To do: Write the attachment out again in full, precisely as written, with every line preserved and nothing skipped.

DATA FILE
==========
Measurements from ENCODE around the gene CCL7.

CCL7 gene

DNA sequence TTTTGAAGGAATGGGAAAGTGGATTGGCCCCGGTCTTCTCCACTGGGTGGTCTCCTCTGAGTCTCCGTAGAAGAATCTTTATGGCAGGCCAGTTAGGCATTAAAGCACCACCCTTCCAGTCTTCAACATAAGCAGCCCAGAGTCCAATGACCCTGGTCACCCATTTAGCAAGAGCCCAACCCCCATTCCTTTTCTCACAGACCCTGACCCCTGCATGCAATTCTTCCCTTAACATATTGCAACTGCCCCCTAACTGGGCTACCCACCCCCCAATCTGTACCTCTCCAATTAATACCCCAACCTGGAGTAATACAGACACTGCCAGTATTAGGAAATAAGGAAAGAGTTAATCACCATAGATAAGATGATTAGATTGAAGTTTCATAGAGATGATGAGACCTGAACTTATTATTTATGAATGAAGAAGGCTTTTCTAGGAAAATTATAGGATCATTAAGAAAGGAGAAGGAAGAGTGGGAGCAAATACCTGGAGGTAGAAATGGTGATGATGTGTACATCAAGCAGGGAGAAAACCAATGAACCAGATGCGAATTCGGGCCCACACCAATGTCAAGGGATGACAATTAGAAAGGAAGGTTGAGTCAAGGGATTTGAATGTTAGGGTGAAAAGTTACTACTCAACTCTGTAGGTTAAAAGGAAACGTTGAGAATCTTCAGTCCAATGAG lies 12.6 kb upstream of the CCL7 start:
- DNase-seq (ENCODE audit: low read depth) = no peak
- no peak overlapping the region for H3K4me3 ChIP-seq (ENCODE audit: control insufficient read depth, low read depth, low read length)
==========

Measurements from ENCODE around the gene CCL7.

CCL7 gene

DNA sequence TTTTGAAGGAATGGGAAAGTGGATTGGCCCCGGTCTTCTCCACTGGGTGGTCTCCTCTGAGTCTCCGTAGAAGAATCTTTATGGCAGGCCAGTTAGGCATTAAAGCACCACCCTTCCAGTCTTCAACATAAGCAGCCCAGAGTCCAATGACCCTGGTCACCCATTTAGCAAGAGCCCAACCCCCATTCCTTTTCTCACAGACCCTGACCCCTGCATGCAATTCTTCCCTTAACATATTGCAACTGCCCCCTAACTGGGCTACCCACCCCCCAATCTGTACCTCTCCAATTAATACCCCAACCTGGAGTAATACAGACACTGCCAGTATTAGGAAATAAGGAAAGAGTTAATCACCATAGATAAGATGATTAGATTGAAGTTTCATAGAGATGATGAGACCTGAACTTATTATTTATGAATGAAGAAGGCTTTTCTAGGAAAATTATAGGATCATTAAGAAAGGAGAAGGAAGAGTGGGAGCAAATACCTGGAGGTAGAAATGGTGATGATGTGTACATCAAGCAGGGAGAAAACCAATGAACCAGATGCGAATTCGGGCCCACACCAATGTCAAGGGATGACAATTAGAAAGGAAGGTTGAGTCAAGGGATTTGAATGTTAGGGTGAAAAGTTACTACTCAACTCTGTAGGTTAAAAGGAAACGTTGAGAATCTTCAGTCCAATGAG lies 12.6 kb upstream of the CCL7 start:
- DNase-seq (ENCODE audit: low read depth) = no peak
- no peak overlapping the region for H3K4me3 ChIP-seq (ENCODE audit: control insufficient read depth, low read depth, low read length)